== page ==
Skip to main content

Davis Journal

Lights! Camera! Davis!

Jan 18, 2024 09:16AM ● By Braden Nelsen
Still from ‘The Covered Wagon,’ a 1924 movie filmed right here in Davis County. Courtesy photo

Still from ‘The Covered Wagon,’ a 1924 movie filmed right here in Davis County. Courtesy photo

DAVIS COUNTY—Utah is a more popular spot for filming movies than many people think. That being said, when people think of movies filmed in Utah, most minds go directly to Southern Utah or the Salt Flats. Davis County, however, has had its fair share of movies filmed right here, and there will most assuredly be more.

There are many outstanding places in the state to film, but Davis County has the distinction of being the backdrop for the first movie filmed in the state, which was part of a recent celebration of 100 years of film, hosted by the Utah Film Commission. 1924’s “The Covered Wagon,” filmed on Antelope Island, holds the distinction of being the first feature film made in Utah, and while that may well have been the first, it certainly wasn’t the last. 

A behind-the-scenes glimpse of the first motion picture in Utah, put together by the Utah Film Commission. Photo by Roger V. Tuttle.

 “Covered Wagon,” with its impressive use of the buffalo herd on the island set the standard and was one of the first big-budget feature films to show Hollywood that there were places outside California they could use to film. Soon, big-name directors would turn to the Beehive State before they went anywhere else, and even though John Ford or Robert Redford may have preferred the red rock of southern Utah, the scenery in Davis County has provided the backdrop for more than a few big-budget features as well which will definitely ring a bell to fans of both the horror and holiday genres. 

One of the most recognizable villains of the slasher/horror genre, Michael Myers, made at least two appearances in Davis County in both “Halloween 5: The Revenge of Michael Myers” as well as “Halloween 6: The Curse of Michael Myers.” While probably the most recognizable, the “Halloween” franchise wasn’t the only one of the genre to set up shop in Davis.

2015’s “Nightlite”, distributed by media giant, Lionsgate Films, while poorly received, was filmed on location in and around Layton, in Davis. Utilizing the horror tropes of “found footage,” the film, at the very least, brought some darkness and horror to this corner of Utah. It’s not all doom and gloom in Davis, however: some classic Hallmark Christmas movies, as well as some footage from Disney themselves were grabbed right here in Davis.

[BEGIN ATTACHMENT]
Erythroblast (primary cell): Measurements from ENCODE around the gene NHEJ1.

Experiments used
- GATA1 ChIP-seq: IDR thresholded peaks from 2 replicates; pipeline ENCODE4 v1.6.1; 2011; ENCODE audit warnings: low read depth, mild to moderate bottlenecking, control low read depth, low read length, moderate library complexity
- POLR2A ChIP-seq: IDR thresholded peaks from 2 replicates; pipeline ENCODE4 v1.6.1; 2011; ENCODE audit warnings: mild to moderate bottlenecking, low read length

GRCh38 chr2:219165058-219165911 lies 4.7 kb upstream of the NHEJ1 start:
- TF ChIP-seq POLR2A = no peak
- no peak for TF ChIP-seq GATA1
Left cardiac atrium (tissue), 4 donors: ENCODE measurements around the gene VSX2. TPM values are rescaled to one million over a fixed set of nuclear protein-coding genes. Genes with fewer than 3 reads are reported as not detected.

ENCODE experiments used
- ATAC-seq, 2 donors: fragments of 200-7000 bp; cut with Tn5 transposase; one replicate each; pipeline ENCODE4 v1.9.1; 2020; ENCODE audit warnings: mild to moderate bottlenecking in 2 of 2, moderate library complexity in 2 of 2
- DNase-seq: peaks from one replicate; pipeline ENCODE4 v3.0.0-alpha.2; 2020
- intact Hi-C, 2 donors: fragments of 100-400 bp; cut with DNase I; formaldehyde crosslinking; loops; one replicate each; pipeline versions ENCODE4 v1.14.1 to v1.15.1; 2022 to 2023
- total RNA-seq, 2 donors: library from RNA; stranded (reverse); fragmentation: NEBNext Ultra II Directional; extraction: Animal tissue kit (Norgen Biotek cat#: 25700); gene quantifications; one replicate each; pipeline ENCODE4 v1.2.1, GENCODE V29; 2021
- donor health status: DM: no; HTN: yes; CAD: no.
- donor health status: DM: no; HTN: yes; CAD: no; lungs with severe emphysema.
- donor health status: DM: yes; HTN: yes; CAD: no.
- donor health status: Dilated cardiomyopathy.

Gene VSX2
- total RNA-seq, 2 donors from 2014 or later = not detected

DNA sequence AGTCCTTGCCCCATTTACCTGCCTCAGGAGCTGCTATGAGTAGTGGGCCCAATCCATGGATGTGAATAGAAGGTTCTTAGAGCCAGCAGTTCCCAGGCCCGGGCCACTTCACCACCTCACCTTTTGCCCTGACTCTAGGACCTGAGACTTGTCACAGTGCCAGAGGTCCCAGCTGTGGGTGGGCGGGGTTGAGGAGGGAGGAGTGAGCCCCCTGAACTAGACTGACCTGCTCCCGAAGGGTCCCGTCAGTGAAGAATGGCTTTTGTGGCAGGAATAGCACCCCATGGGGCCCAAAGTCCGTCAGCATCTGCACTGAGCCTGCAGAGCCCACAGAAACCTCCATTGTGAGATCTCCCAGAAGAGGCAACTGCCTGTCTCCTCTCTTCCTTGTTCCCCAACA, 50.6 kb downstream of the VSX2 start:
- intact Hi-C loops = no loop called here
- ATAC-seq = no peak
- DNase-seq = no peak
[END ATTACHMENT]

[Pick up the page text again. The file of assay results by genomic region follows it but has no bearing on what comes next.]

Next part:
Two Disney Channel Original Movies, “Going to the Mat” and “The Luck of the Irish” both used locations in Davis, namely Northridge High School, and Lagoon, as the setting for each film. When the snow starts falling, however, Hallmark hasn’t been shy to use Davis as a backdrop for more than one of their holiday classics. 

Both “Christmas Land” and “Christmas Wonderland” used Davis County locations to set the holiday scene. But why film in Davis? When there are facilities built in and around Hollywood for that purpose, why do some companies choose Utah and the Wasatch Front for their locations? Well, the answers are fairly straightforward. 

In addition to the outstanding scenery, film companies can also get a 20-25% tax credit for filming in the Beehive State. In addition to other incentives for big-budget films, Utah is home to outstanding talent, both onscreen and off, and many in the industry have had nothing but good to say about the local help on movies. 

As Ryan Starks, Executive Director of the Governor’s Office of Economic Opportunity said as part of the 100 Years of Film in Utah Celebration: “The growth of Utah’s film industry over the last 100 years has impacted every corner of our state both economically and culturally. Film production has created jobs, supported local businesses, and encouraged tourism across the state. We can’t wait to see what Utah’s film industry can accomplish in the next 100 years."

It’s impossible to say when the next movie will make its way to Davis, but with these incentives, as well as the backdrops this area provides, from the Great Salt Lake to Lagoon, to the high schools and more, it’s not outside the realm of possibility to think that it won’t be too long before Davis hears the call for lights, camera, action!